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What is the exact meaning of "actually" at the beginning of a sentence, followed by an imperative, like: Actually write down the rules.

Edit: More context: The writer who has written this sentence has previously said that writing down rules is important.

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    Not enough context. It can mean several different things. – Tᴚoɯɐuo May 11 '17 at 16:34
  • Actually, there is not enough context here to answer. – Brian Tompsett - 汤莱恩 May 11 '17 at 16:54
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This is how I would interpret that flow of thought.

Writing down rules is important. Actually write down the rules.

The word "actually" is included here because people might be tempted to think the recommendation doesn't apply to them. They might think to themselves, "Maybe other people should write down the rules, but I have a pretty good memory, so I don't really need to." The author is saying to that notion: "No, don't just think about writing them down, or consider writing them down, or put writing them down on your to-do list, actually write them down." In this context, the word actually means really, but it also functions as a strengthener; it makes the directive stronger.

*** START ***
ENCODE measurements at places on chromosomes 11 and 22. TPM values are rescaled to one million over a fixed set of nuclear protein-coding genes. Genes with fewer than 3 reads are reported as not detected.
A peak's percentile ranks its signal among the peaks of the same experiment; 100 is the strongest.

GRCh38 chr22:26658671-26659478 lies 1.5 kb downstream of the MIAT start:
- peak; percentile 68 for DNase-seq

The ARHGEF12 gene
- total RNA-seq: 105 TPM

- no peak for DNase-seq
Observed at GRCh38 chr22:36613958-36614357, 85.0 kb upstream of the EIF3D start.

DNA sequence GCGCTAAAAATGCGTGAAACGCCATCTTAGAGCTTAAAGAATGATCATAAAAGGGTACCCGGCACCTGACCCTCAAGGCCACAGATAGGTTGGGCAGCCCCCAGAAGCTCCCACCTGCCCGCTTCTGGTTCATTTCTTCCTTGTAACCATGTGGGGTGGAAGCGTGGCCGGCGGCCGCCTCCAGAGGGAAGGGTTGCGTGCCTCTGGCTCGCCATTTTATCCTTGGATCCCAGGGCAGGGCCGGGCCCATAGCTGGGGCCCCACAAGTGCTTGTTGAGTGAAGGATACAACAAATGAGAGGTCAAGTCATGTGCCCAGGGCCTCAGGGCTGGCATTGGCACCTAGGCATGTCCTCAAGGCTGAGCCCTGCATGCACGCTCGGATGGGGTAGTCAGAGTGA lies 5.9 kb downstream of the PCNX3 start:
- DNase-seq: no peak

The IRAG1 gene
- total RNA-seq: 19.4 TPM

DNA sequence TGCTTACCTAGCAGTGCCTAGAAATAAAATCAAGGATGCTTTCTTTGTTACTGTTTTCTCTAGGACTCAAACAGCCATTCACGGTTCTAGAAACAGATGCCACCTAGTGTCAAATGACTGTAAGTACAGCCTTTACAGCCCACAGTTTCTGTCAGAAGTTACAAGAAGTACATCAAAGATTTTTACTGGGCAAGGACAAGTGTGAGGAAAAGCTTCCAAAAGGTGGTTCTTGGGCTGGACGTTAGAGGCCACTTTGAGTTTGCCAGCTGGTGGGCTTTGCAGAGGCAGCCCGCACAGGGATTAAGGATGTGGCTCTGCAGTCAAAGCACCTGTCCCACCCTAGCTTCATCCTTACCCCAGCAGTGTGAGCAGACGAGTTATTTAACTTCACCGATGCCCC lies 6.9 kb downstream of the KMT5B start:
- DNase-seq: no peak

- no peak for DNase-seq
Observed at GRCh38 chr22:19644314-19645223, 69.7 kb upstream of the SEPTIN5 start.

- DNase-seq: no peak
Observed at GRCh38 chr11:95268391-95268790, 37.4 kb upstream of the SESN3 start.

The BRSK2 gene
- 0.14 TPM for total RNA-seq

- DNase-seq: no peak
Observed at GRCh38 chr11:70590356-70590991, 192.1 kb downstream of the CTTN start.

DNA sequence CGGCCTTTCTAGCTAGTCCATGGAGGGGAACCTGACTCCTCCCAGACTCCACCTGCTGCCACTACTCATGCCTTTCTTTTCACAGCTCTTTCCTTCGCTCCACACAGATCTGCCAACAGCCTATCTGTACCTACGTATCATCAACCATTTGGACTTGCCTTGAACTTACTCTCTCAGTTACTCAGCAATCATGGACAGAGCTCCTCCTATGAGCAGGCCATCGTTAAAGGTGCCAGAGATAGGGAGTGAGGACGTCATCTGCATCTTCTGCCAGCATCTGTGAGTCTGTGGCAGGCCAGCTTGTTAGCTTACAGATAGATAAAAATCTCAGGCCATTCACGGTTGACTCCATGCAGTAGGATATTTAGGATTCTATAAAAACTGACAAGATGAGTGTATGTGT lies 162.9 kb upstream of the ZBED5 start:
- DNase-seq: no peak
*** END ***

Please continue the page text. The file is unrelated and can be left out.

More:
It's interesting that, among the several definitions listed at Wordnik, two of them fit this context:

actually (adv.)

as a sentence modifier to add slight emphasis

as an actual or existing fact; really; in truth: often used as an expression of wonder or surprise: as, he actually accomplished what he undertook

I think these two definitions in tandem explain the meaning of the word rather well.

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It indicates that the person giving the order just changed their mind, and now wants the other person to do something. For example, if I had previously said not to write anything down, but changed my mind, I would say 'Actually, write down the rules'.

Note that it is always followed by a comma in writing and a slight pause in speech

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    I would think it is more likely that the author expects the instruction to write down the rules to be ignored, and is using "actually" to insist, rather than changing a previous direction. For instance, "You have to shower before you get in the pool." "I know." "Did you actually shower?" "No." "Okay, go actually shower and come back." – user11628 May 11 '17 at 16:24
  • @MikeKozar OP states at the beginning of a sentence. – Davo May 11 '17 at 16:33
  • This is a possible interpretation, but certainly not the only one. – J.R. May 11 '17 at 16:39
  • I agree that the word 'actually' can be more general, but I can't think of any sentences of the form 'Actually, <imperative>' that don't convey some kind of mind change. – AnthonyReid May 11 '17 at 22:11
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    @AnthonyR - Actually, be home by eleven then. My point is that I see the "changing of the mind" you allude to when a person says something, and then uses actually to signify a changed mind. But in a dialogue, the word may signify a correction rather than a change of heart. – J.R. May 12 '17 at 14:46

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